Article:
Today I am off on a quick day-trip about an hour outside of New Orleans. Along River Road lie many 18th century plantations including one of the most photographed: Oak Alley Plantation.
[vision_icon style=”icon-calendar-month”]Adventures in New Orleans – Day 7 of 30 [/vision_icon]
Oak Alley Plantation History
Nobody knows who planted the double row of 28 oaks leading from the Mississippi River to the Greek Revival-style house. It is estimated that the oaks were planted over 100 years and had reached maturity before Jacques Télesphore Roman purchased the property in 1836 in order to build an estate to lure his new bride, Celine, away from city life in New Orleans. Roman was from a prominent Creole family and built Celine a gorgeous 28 column Antibellum home at the end of the 800 feet of canopied oaks. No expense was spared with quality marbles, wood carving, and grandeur of the home for that time. Celine called the sugar cane plantation Bon Séjour (pleasant sojourn), but the iconic tree-lined entry lead to it being renamed Oak Alley Plantation by passing Riverboat captains, and Oak Alley stuck.
The couple had 6 children with only three surviving past childhood. One of the daughters, Louise, had a horrible accident tripping on her whale boned hoop skirt, cutting her leg. The cut became infected and her leg had to be amputated. She never emotionally recovered from the amputation and was rejected by suitors and she became a Carmelite nun in New Orleans.
The rest of the Roman story is a bit sad as well as they did not have that many years together at Oak Alley. Celine soon moved back to New Orleans. She was the eldest of 11 children, her parents had passed and she took care of them in New Orleans. Why she did not move them to the plantation is a bit of a mystery to me. Jacques died in 1849, Celine ran the plantation into bad debt and the son Henri tried to save it. The plantation did not suffer directly from the Civil War during these years, but was in bad shape from mismanagement.
Oak Alley Plantation was also sold for auction after the war. However, successive owners could not maintain the site and it kept being sold and falling further into disrepair.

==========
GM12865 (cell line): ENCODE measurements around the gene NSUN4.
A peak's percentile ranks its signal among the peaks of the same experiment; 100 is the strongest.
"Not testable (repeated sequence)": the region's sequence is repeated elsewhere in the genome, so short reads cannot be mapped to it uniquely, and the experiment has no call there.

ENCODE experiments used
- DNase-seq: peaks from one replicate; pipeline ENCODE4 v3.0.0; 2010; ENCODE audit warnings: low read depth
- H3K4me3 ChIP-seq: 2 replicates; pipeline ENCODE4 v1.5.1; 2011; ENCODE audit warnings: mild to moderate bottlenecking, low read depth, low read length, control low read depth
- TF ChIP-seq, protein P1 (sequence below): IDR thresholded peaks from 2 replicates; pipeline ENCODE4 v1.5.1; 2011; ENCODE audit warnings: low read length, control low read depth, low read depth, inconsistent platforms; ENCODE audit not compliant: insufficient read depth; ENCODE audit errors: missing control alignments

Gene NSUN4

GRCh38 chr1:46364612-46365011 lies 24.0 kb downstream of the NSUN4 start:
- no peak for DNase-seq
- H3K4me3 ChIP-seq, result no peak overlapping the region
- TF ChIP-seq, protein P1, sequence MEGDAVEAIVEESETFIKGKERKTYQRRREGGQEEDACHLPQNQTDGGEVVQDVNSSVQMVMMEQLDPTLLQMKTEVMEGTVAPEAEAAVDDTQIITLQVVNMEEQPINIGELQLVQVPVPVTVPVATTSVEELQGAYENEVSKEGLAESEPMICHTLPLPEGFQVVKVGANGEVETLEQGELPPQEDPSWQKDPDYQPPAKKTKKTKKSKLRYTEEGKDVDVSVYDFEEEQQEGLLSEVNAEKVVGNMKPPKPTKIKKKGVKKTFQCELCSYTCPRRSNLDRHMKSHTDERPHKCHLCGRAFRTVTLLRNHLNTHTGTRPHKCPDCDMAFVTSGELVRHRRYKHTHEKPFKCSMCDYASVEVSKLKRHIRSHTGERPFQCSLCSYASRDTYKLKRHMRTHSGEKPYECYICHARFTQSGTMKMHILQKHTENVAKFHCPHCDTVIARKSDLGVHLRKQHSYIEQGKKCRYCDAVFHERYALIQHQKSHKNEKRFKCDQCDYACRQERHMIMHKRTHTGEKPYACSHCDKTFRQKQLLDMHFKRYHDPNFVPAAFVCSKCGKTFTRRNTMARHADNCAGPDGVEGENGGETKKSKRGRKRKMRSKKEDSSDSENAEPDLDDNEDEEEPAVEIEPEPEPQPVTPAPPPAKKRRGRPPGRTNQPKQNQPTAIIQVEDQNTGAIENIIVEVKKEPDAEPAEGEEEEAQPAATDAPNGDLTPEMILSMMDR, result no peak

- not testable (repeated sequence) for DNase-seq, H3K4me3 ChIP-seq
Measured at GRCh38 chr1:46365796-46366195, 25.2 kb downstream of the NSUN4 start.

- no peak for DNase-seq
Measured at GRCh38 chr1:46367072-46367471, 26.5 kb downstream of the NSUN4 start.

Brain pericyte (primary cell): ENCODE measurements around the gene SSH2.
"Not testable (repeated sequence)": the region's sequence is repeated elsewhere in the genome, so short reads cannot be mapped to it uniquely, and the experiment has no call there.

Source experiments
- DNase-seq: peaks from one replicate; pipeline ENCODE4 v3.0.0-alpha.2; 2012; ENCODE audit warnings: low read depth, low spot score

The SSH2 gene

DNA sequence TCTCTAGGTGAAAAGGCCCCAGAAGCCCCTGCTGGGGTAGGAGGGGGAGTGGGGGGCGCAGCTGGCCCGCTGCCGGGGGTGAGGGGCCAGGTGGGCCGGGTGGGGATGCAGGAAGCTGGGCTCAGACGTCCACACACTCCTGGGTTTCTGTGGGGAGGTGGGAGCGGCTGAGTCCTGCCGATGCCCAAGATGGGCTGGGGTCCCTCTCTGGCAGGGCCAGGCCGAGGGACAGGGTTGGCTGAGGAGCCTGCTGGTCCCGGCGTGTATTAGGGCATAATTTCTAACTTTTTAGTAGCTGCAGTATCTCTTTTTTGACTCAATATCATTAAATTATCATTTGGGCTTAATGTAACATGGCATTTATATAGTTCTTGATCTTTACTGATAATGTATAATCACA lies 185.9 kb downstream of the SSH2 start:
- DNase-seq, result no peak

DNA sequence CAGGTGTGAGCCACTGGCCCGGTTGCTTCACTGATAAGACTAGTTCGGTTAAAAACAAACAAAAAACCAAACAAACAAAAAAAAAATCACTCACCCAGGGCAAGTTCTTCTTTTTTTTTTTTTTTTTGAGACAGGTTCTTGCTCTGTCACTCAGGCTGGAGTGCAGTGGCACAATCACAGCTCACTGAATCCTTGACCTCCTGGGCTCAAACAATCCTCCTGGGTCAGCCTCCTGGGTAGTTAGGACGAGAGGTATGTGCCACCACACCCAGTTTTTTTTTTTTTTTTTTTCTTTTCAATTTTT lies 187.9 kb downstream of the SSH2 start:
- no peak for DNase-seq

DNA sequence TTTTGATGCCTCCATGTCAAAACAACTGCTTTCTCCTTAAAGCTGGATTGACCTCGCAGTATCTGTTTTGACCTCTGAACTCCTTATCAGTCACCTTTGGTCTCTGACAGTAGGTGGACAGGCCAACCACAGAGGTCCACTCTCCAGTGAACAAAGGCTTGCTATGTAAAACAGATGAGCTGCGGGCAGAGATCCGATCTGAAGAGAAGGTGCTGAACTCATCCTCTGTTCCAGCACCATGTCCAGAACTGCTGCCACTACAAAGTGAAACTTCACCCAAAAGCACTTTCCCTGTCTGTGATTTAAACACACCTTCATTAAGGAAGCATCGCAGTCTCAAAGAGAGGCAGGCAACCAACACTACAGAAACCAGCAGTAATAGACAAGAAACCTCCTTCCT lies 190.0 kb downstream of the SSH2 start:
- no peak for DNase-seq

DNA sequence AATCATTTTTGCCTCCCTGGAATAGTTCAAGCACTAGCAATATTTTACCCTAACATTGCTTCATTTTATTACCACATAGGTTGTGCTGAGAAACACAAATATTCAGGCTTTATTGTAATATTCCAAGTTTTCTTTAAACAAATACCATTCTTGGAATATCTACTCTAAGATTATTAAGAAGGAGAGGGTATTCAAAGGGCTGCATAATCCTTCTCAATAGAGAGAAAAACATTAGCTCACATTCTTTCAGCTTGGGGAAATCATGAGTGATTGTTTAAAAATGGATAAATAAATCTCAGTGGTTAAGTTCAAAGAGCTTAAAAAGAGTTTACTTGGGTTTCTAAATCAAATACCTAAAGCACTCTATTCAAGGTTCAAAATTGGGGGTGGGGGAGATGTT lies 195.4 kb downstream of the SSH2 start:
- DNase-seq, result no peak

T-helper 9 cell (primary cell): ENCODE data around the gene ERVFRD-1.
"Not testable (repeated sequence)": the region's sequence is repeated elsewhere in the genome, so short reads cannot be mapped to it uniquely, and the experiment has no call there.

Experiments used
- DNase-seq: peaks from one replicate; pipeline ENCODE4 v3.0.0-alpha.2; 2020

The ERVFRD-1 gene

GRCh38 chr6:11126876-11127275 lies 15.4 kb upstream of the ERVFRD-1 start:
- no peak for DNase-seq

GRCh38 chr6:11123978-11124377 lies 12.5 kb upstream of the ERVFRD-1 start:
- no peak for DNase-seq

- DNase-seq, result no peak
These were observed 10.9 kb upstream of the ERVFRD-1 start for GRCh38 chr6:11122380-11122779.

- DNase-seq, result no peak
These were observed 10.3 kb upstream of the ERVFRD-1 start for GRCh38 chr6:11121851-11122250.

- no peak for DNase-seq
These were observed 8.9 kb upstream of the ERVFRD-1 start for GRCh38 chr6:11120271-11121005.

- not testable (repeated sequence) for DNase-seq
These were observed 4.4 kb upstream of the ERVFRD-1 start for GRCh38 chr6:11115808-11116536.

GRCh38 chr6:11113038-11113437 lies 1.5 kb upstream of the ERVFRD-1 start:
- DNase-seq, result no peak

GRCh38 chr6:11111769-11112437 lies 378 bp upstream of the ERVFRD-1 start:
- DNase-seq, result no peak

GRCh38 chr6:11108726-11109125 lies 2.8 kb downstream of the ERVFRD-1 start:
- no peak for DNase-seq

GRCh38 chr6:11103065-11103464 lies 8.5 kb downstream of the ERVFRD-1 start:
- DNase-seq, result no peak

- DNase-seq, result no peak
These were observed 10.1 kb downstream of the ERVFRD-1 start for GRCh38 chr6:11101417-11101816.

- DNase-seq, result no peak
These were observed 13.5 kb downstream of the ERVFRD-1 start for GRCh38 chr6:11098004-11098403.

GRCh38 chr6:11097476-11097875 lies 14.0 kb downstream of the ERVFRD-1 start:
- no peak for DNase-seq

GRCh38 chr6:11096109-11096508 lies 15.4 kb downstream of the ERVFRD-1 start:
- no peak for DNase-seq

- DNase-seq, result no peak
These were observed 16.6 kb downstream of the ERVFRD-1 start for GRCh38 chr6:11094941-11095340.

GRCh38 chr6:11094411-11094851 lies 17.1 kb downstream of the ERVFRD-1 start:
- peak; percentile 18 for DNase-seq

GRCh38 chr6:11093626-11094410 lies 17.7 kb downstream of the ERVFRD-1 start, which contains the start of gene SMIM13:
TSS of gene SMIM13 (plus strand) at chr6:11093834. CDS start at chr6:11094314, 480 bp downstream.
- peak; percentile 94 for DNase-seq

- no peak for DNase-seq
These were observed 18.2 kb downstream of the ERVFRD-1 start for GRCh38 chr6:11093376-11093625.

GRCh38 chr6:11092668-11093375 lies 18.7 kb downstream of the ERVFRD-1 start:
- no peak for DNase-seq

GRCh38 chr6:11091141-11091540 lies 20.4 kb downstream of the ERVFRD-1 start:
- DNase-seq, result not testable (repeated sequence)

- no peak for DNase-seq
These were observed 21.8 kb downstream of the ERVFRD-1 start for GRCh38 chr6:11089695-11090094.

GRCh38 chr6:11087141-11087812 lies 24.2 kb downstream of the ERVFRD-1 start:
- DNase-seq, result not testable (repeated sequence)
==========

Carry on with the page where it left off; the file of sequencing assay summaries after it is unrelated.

The property was purchased in 1925 by Andrew and Josephine Stewart, who then set about restoring the site, the first Antebellum restoration of a plantation done in the area. They spent $50,000 (~$650,000 in 2015) to purchase the property and another $60,000 (~$800,000 in 2015) restoring it. Andrew passed in 1946, but Josephine lived and loved Oak Alley plantation until her death in 1972 – the longest resident of the plantation and probably the happiest. Shortly before her death, she created the non-profit Oak Alley Foundation, to which she left the property so it could be opened to the public. Oak Alley Plantation now houses a bed and breakfast with little modern cottages for guests to stay in and experience plantation life along the Mississippi. There is also a restaurant featuring traditional Creole and Cajun dishes.
Touring Oak Alley Plantation
The $20 ticket will give you a day pass to the property. First stop is the gift shop to grab your Mint Julep before touring. The plantation has several exhibits to explore the lives of previous residents on the 25 acres property. The highlights for me:
“Slavery at Oak Alley” Exhibit
This features reconstructed slave quarters in order to learn about those who made plantation luxuries possible. This exhibit is still in development and a self-guided tour. The foundation is developing a guided tour to help explain this important chapter in history.
Newly planted pecan trees
One of the enslaved gardeners on this property, Antoine, grafted the first paper shell pecan.
The Big House Tour
My guide was absolutely charming and embraced her Southern Belle role to show us and share with us all the stories of the house and its residents. Fun fact: Creole’s were on average shorter than 5 foot and that is why all the furniture is low.
Finally, the star of this property. Stroll the magnificent alley of 300 year old live oak trees leading a quarter mile from the Big House to the Mississippi River.
The Levee & the Mississippi
One last sight is going across River Road and up onto the Levee. Yes – this is a Levee for us flat-landers. Take a seat and watch the barges go down the Mississippi and imagine live in the 1800’s on a sugar plantation or think of how Mark Twain’s Huck Finn and Tom Sawyer would have watched the action on the Mississippi.
- Go Early – This is a popular site. Early in the day, I had the entire row of oaks to myself.
- Take your time – Pick 2 or 3 plantations to your on your trip on River Road, but give a little extra time here and enjoy some “park time” under the oaks on a bench soaking up the Southern rays of sunshine through the mossy trees.
Take a video tour created by the official Oak Ally Plantation
The Oak Alley Plantation is featured in many films, tv shows and video including Interview with a Vampire, the Nora Roberts Midnight Bayou, and Beyonce’s Déjà Vu music video.
You can see it in the Official Interview with a Vampire Movie Trailer at about 26 seconds)
See more films featuring NOLA: Top 10 New Orleans Movies
[vision_icon style=”icon-calendar-month”]Day 6: San Francisco Plantation[/vision_icon] [vision_icon style=”icon-calendar-month”]Day 8: Soulfest[/vision_icon]